Or think of muscle memory. Once a basketball player has practiced shooting free throws enough, they hardly even have to think about their stance and aim. The muscles themselves remember how to stand, how to aim, and how to shoot. Similarly, some Christians make a point of memorizing Bible passages so that when they need encouragement, hope, or guidance, it comes to them like muscle memory. Someone who easily remembers “you shall not bear false witness against your neighbor” is less inclined to listen to gossip or repeat rumors. Someone who easily remembers “it is by grace you have been saved, not by your own doing; it is the gift of God” can take comfort in God’s faithfulness when they mess up.

The life of a Christian also includes worship, service, self-reflection, and love. All of these things take work. They take practice. Often, they require someone else pointing out flaws. There’s always room for improvement. This is discipleship. We run the race as athletes seeking the prize.

The twist is that the greatest prize of our faith is a participation trophy that blows all the other prizes out of the water. We receive God’s grace, love, mercy, and forgiveness not because we are so good, but because God loves us. We don’t pray, worship, serve our neighbors, and seek to live holy lives for God’s sake. We do it for our sake and for the sake of the people around us. The people of God are our team. We rely on one another. It’s more like a relay than a sprint, really. The fans cheering in the stadium are as much a part of the victory as the players in the field. In Jesus Christ’s death and resurrection, our victory is assured.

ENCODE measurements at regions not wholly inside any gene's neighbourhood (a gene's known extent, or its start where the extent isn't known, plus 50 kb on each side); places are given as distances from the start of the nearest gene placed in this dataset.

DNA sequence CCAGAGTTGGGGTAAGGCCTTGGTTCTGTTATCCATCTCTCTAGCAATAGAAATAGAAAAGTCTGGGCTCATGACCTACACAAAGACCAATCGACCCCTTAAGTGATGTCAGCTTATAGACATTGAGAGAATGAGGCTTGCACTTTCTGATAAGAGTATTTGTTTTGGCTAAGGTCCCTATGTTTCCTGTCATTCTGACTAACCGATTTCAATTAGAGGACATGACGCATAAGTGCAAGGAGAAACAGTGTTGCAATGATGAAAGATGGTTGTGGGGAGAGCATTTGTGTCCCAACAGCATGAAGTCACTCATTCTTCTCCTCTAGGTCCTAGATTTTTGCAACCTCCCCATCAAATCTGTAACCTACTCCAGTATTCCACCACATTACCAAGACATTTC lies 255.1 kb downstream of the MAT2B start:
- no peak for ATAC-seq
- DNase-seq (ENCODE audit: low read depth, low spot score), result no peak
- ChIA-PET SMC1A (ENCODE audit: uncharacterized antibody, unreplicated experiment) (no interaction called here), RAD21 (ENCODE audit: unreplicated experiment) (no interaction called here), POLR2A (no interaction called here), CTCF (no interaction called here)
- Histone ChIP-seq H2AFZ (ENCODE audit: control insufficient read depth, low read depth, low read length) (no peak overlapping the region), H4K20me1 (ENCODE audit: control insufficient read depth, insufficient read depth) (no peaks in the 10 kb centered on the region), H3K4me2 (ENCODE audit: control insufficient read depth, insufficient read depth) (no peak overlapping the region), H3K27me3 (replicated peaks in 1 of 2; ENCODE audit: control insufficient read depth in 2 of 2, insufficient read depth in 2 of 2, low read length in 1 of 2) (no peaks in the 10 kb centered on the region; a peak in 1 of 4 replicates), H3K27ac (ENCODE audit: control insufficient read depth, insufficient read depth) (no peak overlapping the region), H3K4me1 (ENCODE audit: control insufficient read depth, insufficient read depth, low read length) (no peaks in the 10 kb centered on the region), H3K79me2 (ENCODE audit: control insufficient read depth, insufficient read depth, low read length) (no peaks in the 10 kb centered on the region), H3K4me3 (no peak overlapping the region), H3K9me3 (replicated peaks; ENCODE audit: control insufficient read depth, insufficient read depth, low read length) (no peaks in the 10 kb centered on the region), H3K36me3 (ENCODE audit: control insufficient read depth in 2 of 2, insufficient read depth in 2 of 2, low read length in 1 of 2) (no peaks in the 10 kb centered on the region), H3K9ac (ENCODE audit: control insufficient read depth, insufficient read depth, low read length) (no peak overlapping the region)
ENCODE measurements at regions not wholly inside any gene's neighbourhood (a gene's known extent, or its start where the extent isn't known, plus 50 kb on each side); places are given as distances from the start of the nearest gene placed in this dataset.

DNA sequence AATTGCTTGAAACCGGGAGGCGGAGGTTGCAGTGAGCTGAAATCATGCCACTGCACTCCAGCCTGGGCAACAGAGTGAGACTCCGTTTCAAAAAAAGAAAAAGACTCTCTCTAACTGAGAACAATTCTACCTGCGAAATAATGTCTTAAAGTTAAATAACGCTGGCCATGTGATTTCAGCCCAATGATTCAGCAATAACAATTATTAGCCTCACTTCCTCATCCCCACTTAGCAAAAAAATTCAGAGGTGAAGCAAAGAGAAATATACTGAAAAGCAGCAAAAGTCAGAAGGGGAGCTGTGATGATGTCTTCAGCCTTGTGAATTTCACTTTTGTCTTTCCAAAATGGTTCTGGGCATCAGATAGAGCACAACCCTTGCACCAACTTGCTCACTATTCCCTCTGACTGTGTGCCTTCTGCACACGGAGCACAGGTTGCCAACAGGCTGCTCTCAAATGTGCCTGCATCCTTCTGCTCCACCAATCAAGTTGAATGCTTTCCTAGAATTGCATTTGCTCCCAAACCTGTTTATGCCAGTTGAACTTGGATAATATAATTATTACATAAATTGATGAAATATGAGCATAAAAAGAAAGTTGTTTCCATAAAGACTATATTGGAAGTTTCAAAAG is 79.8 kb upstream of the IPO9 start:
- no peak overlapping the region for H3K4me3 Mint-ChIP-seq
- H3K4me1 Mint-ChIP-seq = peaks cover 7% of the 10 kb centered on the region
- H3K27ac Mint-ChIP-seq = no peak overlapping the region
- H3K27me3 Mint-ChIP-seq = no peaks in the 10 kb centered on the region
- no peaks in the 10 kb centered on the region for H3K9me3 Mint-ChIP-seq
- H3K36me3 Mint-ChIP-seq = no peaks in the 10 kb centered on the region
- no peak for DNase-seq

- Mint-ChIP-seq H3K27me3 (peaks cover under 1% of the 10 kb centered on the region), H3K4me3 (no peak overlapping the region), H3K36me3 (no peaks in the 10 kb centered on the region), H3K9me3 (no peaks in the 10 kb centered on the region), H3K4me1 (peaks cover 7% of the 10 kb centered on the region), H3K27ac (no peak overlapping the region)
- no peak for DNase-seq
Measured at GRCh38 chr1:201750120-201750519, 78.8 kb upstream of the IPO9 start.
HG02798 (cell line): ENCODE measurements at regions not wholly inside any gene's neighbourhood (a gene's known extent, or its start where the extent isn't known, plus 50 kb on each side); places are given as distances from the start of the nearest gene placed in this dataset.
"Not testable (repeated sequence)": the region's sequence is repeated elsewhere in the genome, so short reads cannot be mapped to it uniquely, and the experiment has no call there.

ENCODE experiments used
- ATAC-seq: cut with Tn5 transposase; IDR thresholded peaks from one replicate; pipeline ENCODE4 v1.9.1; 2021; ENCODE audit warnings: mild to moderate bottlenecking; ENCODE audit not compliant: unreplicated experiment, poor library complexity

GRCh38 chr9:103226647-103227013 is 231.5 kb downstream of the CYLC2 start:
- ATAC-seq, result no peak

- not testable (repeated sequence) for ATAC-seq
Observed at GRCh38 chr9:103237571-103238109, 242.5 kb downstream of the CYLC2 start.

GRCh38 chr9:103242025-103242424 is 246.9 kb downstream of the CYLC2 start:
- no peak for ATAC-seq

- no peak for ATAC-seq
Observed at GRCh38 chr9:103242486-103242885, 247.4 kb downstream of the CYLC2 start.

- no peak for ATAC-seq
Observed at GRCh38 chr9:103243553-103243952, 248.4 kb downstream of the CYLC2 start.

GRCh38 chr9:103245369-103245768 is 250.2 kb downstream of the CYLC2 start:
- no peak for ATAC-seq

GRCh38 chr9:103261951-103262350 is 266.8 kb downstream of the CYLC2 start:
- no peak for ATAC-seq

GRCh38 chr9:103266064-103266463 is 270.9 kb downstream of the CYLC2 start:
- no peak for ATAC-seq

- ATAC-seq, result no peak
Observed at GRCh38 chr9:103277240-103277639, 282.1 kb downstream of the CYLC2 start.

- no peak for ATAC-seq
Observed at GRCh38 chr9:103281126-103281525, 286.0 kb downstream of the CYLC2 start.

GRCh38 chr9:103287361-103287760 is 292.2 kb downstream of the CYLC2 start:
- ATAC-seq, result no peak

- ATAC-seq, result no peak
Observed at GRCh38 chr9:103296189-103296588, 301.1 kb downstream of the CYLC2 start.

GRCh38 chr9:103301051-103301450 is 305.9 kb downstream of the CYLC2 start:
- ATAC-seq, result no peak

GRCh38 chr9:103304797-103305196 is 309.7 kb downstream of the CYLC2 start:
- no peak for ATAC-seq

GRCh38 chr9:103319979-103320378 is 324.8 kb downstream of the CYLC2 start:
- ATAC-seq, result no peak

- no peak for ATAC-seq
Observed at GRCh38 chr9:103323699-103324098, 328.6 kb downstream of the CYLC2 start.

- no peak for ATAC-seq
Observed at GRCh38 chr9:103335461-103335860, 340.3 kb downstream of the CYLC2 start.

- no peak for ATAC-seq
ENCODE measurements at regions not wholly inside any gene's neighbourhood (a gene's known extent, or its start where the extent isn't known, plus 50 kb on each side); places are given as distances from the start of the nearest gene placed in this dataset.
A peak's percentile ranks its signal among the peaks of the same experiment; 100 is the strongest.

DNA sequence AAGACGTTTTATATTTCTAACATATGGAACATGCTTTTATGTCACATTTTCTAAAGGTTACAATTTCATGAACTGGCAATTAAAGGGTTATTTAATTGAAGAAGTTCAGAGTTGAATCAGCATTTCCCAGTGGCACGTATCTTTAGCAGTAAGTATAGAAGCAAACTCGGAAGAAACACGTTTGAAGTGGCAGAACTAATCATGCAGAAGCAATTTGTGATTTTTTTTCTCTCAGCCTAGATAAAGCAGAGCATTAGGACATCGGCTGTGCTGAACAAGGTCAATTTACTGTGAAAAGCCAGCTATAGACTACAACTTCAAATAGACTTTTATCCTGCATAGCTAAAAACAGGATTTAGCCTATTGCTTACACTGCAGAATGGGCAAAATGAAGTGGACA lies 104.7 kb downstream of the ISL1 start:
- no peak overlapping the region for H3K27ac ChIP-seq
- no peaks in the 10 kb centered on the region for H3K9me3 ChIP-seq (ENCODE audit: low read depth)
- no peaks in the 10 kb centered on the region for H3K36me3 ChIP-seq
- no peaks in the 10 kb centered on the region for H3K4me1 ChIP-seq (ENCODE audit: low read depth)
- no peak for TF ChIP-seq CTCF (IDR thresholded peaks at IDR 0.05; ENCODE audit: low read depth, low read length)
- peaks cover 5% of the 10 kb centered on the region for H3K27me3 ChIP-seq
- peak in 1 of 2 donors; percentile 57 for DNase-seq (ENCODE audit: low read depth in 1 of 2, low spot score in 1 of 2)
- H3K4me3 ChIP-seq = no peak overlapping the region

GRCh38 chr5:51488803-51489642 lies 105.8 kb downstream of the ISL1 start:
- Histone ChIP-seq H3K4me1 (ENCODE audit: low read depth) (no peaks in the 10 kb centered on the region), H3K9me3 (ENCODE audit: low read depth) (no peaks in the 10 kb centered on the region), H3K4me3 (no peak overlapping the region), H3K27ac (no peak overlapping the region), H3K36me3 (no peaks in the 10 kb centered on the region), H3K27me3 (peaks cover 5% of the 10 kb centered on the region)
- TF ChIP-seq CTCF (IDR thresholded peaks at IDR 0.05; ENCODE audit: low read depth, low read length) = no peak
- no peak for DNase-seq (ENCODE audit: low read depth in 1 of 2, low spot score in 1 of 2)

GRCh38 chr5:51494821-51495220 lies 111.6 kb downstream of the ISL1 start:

God, help me see where I need to grow as your disciple. Give me the discipline, support, and encouragement I need to be stronger in my Christian life and witness. Let me run my race as well as I can, trusting that my victory is secure in you. Amen.

Peeled Away

[Jesus said,] “God’s Spirit blows wherever it wishes. You hear its sound, but you don’t know where it comes from or where it is going. It’s the same with everyone who is born of the Spirit.” -John 3:8

I was driving along Interstate 80 last week. I glanced up and saw a cluster of billboards. I looked again because the billboards didn’t make any sense. On the second look, I realized that the billboards had been peeled away by the derecho winds. Layers of ads had been partially removed, leaving a glimpse into “HOTE-” and “-EXT EXI-” and “-RGERS AND FR-” and “-EE WIFI,” the remnants of ad campaigns past. In some cases, only the skeleton of a billboard remained.

That wind was something else, wasn’t it? It peeled away those billboards as easily as you or I peel an orange. Talk about power.